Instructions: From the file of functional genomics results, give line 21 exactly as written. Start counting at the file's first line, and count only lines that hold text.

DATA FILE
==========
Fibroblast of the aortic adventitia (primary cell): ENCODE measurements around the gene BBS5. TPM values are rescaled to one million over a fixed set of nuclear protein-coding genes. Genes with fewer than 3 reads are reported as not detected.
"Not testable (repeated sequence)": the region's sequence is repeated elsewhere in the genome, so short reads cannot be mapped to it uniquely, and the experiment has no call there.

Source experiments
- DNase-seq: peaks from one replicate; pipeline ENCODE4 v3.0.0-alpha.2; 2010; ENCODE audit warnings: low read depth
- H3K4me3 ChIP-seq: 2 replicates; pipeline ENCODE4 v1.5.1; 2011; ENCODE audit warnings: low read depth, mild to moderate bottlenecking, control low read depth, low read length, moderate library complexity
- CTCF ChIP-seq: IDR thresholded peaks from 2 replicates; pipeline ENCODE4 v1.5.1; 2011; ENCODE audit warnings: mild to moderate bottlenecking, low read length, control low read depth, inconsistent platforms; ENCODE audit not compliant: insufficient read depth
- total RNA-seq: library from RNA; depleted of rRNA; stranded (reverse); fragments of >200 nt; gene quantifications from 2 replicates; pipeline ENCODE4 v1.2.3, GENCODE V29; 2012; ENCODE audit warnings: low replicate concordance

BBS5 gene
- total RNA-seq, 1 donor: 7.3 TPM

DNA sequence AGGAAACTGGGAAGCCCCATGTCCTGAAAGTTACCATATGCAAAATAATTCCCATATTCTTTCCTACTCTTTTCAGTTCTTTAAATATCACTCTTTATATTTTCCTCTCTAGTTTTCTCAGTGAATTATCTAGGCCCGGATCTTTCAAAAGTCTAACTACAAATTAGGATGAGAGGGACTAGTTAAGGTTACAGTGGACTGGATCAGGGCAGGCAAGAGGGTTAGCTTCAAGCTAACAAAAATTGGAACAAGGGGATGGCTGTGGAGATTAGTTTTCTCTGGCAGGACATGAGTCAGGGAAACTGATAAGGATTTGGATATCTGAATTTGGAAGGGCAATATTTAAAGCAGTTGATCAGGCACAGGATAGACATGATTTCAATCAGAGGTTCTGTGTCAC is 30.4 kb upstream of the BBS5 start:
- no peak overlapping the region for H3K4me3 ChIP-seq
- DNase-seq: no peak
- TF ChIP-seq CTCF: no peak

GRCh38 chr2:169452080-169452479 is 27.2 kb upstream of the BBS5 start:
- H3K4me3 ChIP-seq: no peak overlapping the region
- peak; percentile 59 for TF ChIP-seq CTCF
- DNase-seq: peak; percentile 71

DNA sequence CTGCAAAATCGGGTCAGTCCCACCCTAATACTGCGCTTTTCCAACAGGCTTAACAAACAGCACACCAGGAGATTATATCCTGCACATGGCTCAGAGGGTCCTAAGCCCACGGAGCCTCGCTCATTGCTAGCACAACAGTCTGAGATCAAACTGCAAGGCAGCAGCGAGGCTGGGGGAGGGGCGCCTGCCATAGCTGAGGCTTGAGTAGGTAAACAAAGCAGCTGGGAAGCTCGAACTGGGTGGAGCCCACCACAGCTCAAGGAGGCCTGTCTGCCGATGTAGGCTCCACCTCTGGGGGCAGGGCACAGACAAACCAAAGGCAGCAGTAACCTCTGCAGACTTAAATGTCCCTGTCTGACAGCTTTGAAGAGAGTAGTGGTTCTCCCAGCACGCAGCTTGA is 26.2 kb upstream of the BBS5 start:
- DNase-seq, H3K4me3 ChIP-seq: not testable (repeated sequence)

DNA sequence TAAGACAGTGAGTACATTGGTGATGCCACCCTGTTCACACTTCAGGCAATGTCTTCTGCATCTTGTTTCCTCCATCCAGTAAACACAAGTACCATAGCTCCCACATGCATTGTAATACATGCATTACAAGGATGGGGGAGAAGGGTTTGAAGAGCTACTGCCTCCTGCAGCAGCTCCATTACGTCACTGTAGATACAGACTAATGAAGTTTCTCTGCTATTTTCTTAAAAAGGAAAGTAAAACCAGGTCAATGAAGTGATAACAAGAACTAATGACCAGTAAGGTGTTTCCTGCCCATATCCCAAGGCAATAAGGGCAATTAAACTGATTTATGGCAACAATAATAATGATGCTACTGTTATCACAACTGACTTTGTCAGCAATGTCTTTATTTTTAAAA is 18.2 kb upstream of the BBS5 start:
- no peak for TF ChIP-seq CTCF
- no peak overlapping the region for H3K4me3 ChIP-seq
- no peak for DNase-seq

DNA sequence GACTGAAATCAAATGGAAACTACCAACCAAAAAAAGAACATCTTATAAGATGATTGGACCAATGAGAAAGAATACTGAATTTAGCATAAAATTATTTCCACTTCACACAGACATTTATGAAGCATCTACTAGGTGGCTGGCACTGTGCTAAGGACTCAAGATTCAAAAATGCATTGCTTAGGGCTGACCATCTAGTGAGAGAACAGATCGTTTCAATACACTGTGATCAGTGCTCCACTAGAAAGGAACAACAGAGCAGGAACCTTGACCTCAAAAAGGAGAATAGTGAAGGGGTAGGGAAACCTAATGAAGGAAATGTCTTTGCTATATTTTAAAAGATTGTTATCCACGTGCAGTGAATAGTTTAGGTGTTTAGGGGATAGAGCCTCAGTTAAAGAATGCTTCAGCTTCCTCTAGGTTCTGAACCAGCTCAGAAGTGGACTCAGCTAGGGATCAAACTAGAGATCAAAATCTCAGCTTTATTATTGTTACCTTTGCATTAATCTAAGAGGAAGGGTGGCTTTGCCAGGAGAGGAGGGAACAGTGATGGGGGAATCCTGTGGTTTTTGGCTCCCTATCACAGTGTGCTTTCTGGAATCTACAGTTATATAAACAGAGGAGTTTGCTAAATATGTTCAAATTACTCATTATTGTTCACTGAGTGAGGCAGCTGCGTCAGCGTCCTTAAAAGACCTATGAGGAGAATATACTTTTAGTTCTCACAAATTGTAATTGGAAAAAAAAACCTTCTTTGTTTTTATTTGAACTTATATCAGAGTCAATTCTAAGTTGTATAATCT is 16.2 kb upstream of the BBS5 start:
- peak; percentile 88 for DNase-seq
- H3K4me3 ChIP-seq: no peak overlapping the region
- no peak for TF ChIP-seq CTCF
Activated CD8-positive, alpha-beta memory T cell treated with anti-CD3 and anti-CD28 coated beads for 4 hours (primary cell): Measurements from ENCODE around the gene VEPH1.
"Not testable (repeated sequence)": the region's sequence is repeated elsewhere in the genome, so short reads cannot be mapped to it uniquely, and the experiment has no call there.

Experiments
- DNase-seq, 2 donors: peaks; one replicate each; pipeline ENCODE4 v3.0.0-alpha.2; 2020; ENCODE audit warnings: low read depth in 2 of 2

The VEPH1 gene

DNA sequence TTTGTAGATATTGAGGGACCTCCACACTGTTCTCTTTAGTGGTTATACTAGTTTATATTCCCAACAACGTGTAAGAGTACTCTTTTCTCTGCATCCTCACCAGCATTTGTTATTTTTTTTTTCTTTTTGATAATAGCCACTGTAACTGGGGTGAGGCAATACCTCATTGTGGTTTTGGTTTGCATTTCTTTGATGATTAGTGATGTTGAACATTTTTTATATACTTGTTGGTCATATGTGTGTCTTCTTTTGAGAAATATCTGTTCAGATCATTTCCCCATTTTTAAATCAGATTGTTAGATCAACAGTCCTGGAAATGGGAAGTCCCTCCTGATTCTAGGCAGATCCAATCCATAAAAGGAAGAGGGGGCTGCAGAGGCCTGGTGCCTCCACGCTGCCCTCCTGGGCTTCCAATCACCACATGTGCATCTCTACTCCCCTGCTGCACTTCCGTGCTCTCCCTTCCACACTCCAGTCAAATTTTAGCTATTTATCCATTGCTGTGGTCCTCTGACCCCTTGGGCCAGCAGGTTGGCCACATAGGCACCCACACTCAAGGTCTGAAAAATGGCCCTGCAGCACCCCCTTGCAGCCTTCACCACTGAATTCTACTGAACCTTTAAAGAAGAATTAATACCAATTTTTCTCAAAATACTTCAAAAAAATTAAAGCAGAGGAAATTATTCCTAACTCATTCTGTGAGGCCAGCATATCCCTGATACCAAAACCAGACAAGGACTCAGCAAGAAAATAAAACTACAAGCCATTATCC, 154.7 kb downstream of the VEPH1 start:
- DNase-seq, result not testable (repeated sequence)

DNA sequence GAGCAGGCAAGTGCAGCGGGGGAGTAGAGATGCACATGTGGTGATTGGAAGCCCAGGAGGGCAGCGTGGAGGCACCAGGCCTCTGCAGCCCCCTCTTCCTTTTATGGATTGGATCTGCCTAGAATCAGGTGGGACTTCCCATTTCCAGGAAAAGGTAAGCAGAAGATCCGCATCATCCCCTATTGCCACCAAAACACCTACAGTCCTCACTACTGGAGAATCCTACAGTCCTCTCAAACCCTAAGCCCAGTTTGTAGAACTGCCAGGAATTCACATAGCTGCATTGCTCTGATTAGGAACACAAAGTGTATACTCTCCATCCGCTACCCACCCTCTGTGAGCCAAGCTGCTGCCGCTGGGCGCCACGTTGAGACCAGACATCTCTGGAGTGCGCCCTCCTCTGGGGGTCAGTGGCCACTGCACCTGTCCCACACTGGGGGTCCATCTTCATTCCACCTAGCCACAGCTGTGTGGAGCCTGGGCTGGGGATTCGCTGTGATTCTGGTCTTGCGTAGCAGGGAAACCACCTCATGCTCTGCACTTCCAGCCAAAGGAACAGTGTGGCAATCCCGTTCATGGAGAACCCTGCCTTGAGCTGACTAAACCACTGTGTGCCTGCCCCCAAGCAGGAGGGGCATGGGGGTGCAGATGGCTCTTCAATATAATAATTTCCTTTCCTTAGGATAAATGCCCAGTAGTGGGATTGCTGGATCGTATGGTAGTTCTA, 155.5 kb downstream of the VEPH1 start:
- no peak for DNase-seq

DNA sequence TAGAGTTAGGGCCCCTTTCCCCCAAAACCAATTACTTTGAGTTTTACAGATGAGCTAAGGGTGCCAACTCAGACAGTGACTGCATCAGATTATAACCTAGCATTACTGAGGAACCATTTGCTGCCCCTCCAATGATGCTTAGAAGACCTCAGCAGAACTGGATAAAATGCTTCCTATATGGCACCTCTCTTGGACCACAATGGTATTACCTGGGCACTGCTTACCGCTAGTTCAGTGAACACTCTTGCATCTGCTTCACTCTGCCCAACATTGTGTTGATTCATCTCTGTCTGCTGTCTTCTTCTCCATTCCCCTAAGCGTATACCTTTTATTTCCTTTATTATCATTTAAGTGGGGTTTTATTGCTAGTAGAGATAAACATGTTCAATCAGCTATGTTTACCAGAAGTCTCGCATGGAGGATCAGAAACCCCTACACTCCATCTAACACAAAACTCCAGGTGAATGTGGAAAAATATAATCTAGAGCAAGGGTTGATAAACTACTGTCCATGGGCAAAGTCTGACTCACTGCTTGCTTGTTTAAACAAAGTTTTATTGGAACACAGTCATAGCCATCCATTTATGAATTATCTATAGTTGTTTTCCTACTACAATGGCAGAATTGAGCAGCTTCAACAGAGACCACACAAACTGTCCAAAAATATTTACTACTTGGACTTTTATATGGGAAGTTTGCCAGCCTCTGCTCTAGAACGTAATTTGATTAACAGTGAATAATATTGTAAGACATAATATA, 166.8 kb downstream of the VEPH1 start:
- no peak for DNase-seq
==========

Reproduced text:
- no peak for TF ChIP-seq CTCF